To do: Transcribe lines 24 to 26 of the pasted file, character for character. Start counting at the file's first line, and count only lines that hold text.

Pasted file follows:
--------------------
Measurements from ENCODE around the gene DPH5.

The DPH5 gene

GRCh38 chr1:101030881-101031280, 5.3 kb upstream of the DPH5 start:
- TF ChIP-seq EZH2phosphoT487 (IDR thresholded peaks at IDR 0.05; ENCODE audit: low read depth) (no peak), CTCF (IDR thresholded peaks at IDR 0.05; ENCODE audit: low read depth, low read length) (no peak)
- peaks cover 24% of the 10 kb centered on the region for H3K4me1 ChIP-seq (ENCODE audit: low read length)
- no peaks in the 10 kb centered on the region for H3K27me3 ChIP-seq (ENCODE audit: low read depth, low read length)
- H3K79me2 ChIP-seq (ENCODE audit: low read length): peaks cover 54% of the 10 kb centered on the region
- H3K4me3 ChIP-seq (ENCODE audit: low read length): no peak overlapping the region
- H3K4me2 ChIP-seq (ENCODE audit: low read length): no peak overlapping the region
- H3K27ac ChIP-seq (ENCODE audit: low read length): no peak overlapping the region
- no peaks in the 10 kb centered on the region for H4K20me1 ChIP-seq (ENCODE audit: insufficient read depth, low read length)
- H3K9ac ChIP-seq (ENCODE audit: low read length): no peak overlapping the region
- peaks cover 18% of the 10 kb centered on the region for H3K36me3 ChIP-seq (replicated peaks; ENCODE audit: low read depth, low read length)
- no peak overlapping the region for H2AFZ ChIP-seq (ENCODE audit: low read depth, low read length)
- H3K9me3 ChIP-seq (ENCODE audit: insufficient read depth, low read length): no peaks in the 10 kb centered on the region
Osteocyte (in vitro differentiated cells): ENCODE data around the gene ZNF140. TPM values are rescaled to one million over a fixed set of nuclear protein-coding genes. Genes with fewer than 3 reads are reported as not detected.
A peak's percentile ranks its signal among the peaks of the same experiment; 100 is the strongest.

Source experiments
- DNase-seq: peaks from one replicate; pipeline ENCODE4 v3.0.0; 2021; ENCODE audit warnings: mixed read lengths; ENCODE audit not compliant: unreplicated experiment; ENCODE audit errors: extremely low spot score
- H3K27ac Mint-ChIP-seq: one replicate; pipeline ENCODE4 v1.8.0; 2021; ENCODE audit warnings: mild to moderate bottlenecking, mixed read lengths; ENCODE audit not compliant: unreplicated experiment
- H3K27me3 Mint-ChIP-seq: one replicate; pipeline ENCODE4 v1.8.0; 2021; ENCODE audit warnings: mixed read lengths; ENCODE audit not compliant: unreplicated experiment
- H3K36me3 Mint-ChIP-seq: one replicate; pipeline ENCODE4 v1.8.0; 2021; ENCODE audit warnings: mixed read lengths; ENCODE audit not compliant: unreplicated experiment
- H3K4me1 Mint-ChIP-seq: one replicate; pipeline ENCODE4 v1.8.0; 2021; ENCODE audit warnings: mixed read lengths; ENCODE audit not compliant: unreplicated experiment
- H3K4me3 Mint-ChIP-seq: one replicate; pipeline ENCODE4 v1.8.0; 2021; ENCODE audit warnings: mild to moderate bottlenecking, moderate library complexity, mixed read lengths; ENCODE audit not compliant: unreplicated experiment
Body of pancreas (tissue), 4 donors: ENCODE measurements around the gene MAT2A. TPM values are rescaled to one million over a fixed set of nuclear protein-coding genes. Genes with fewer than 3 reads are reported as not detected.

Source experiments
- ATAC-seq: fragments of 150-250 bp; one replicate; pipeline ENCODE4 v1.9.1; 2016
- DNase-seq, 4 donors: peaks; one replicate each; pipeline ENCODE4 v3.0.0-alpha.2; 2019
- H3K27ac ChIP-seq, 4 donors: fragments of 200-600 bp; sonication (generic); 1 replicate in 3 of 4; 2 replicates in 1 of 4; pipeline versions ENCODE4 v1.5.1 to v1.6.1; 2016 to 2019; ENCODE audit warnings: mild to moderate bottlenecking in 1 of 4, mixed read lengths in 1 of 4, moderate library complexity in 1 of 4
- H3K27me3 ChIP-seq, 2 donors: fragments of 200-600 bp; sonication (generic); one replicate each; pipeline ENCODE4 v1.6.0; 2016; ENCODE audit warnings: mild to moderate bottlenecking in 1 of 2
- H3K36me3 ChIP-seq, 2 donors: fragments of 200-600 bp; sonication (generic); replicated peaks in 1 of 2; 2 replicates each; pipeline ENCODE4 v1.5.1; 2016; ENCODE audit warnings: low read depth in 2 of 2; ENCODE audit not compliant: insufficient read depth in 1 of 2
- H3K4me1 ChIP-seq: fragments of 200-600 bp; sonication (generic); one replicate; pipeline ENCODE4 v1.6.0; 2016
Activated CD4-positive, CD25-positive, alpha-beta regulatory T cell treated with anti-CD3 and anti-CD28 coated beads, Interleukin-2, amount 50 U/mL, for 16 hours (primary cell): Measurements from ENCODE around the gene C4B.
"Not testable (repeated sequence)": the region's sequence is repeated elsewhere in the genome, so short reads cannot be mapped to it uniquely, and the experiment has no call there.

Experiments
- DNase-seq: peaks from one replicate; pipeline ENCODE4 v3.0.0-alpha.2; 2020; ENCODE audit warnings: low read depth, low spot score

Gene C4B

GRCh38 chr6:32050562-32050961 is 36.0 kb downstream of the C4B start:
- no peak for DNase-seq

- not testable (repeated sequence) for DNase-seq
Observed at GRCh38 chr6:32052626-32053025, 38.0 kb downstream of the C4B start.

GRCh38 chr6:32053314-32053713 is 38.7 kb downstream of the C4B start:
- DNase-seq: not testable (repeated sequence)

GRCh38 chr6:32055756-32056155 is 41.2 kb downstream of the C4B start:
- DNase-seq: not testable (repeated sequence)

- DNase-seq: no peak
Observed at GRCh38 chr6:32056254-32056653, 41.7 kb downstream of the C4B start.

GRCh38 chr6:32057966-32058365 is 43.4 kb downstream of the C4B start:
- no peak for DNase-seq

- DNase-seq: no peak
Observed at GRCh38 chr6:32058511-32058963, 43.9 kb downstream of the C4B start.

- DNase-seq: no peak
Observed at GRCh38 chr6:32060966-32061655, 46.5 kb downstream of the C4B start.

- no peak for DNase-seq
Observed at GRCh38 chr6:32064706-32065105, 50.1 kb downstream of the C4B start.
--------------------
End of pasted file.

- H3K4me3 Mint-ChIP-seq: one replicate; pipeline ENCODE4 v1.8.0; 2021; ENCODE audit warnings: mild to moderate bottlenecking, moderate library complexity, mixed read lengths; ENCODE audit not compliant: unreplicated experiment
Body of pancreas (tissue), 4 donors: ENCODE measurements around the gene MAT2A. TPM values are rescaled to one million over a fixed set of nuclear protein-coding genes. Genes with fewer than 3 reads are reported as not detected.

Source experiments